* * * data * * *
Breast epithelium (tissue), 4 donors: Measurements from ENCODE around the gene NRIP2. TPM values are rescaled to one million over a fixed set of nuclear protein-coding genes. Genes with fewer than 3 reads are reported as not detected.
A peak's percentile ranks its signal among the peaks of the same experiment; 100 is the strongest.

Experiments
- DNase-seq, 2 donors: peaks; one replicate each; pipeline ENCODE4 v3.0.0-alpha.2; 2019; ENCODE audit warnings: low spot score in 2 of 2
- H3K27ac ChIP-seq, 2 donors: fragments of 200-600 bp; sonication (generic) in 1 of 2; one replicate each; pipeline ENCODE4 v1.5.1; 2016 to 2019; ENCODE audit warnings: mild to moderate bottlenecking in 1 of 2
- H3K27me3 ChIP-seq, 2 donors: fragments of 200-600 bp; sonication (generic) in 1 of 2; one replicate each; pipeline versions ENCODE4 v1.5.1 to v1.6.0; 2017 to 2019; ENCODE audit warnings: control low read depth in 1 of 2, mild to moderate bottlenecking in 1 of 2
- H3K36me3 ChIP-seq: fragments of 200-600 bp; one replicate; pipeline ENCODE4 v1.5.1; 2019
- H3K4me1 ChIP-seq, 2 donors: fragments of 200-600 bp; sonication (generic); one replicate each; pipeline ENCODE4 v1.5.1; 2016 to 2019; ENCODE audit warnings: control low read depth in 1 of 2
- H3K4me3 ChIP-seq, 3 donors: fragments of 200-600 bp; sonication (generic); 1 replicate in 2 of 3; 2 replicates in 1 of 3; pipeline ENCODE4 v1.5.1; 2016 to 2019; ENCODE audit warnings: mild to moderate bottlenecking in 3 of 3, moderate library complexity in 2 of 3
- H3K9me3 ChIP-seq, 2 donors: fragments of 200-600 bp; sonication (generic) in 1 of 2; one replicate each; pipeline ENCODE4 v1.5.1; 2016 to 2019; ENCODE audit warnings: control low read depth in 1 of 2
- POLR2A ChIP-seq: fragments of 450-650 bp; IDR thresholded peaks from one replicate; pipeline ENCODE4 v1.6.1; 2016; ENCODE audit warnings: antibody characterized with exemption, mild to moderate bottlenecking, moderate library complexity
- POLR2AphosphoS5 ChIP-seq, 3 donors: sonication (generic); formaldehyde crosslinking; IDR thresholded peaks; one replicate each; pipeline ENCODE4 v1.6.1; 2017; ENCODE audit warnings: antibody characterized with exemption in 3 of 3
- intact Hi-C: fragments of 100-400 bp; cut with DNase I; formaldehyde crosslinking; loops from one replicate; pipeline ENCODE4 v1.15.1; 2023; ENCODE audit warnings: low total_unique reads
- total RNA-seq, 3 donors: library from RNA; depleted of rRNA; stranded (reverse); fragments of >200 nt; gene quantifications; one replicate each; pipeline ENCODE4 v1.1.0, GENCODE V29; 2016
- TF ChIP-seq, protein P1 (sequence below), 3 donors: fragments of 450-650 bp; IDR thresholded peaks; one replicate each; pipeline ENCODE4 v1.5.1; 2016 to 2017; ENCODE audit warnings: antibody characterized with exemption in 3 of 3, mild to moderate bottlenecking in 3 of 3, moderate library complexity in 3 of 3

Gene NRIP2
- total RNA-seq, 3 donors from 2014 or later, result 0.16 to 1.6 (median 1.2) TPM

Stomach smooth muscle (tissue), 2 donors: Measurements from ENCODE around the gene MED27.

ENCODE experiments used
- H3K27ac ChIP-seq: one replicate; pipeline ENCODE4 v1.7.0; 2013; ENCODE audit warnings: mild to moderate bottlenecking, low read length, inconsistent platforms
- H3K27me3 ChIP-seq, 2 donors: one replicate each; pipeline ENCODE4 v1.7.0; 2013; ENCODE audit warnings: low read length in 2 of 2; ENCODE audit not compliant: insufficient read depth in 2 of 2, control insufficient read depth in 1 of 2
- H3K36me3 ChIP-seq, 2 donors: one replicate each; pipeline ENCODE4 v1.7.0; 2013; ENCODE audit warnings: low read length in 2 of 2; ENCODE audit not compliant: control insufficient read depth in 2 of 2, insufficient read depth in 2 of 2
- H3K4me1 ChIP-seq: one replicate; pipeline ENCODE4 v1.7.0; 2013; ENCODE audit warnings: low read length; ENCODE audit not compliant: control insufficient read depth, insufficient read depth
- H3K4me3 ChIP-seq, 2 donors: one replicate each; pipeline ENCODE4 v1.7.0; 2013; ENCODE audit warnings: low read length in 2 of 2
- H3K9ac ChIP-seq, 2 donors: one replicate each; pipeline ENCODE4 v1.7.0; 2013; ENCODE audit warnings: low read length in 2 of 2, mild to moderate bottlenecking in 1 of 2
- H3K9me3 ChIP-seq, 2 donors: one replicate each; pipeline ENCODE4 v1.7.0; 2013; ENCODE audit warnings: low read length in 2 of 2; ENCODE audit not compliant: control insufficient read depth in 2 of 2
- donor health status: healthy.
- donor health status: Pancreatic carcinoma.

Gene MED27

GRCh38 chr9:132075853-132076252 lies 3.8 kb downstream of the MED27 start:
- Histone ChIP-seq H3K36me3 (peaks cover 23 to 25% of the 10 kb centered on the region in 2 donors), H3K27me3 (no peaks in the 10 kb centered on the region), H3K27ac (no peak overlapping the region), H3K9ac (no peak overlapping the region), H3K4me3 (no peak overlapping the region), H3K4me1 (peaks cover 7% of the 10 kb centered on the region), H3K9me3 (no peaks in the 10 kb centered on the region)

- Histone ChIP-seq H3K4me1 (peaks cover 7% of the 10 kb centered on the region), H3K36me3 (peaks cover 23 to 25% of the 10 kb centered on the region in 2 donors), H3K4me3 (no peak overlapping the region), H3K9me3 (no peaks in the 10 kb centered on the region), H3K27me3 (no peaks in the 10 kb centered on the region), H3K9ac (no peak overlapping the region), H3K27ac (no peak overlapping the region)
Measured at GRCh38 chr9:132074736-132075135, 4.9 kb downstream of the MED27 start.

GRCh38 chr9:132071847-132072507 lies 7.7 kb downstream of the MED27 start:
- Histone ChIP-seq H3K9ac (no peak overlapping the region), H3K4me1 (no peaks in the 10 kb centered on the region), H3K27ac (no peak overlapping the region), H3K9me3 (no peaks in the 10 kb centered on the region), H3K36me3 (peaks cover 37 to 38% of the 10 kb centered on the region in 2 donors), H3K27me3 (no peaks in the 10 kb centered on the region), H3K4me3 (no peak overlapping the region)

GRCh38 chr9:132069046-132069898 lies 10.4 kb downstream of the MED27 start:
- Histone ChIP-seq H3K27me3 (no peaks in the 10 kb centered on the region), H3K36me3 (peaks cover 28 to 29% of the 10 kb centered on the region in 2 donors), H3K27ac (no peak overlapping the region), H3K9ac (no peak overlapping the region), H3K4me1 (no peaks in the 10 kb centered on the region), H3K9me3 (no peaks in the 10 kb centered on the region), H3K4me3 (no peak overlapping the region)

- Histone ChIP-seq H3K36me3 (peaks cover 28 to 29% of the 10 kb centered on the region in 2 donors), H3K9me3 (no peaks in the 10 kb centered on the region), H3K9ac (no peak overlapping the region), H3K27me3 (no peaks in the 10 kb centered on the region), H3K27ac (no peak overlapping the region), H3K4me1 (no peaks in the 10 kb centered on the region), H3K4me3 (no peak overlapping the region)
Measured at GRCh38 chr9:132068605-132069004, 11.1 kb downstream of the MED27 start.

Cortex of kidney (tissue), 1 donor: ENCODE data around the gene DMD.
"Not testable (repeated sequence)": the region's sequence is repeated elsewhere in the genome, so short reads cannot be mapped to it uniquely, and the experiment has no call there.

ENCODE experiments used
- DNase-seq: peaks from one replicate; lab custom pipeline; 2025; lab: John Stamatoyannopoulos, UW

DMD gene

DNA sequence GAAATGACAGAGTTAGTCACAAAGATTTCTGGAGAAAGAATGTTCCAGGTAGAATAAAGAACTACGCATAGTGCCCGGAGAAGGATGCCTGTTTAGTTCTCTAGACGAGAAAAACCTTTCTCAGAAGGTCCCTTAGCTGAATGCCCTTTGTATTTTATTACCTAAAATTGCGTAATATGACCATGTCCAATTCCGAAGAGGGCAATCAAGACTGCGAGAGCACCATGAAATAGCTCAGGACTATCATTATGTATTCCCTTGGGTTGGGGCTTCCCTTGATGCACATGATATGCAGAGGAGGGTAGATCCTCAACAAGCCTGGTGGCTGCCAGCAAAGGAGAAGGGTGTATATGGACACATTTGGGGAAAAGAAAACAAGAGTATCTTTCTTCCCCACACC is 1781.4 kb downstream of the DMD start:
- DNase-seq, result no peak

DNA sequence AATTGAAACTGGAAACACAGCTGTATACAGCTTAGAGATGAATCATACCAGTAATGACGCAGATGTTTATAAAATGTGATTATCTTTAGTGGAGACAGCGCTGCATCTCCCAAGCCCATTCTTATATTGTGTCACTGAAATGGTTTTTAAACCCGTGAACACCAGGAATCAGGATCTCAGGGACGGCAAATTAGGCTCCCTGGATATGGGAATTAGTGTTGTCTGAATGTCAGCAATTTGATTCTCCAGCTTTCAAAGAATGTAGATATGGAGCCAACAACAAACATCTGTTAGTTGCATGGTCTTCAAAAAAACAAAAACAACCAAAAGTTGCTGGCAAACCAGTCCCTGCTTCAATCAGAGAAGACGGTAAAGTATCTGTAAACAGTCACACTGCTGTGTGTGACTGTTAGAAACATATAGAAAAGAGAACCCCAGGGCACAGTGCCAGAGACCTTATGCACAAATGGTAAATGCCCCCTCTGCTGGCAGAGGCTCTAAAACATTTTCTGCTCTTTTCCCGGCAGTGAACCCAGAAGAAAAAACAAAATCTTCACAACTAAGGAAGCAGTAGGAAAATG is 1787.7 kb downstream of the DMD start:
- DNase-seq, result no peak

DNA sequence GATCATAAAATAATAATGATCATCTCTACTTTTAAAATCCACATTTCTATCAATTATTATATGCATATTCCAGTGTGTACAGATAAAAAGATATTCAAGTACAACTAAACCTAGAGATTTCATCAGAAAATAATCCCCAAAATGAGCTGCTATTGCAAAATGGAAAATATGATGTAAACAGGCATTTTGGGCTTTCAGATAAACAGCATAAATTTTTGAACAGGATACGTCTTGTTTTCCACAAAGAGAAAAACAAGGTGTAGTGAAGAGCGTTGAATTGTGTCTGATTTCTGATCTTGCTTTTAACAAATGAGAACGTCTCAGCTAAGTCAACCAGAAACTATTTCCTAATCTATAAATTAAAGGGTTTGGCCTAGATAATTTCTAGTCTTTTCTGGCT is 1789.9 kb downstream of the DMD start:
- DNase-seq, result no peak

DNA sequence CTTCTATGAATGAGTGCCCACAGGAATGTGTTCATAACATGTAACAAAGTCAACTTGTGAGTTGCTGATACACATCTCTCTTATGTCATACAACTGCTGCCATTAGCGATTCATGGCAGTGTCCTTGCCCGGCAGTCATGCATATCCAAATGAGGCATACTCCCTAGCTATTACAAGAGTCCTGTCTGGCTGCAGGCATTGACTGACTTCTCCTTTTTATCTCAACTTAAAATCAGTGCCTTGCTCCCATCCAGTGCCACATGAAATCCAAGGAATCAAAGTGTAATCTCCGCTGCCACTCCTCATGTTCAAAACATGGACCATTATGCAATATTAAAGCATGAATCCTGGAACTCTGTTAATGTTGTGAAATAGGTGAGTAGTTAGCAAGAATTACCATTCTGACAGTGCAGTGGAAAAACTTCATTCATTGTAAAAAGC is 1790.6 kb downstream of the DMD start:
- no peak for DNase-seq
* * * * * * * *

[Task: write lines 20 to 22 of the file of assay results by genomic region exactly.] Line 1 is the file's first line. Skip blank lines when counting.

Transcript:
- H3K27ac ChIP-seq: one replicate; pipeline ENCODE4 v1.7.0; 2013; ENCODE audit warnings: mild to moderate bottlenecking, low read length, inconsistent platforms
- H3K27me3 ChIP-seq, 2 donors: one replicate each; pipeline ENCODE4 v1.7.0; 2013; ENCODE audit warnings: low read length in 2 of 2; ENCODE audit not compliant: insufficient read depth in 2 of 2, control insufficient read depth in 1 of 2
- H3K36me3 ChIP-seq, 2 donors: one replicate each; pipeline ENCODE4 v1.7.0; 2013; ENCODE audit warnings: low read length in 2 of 2; ENCODE audit not compliant: control insufficient read depth in 2 of 2, insufficient read depth in 2 of 2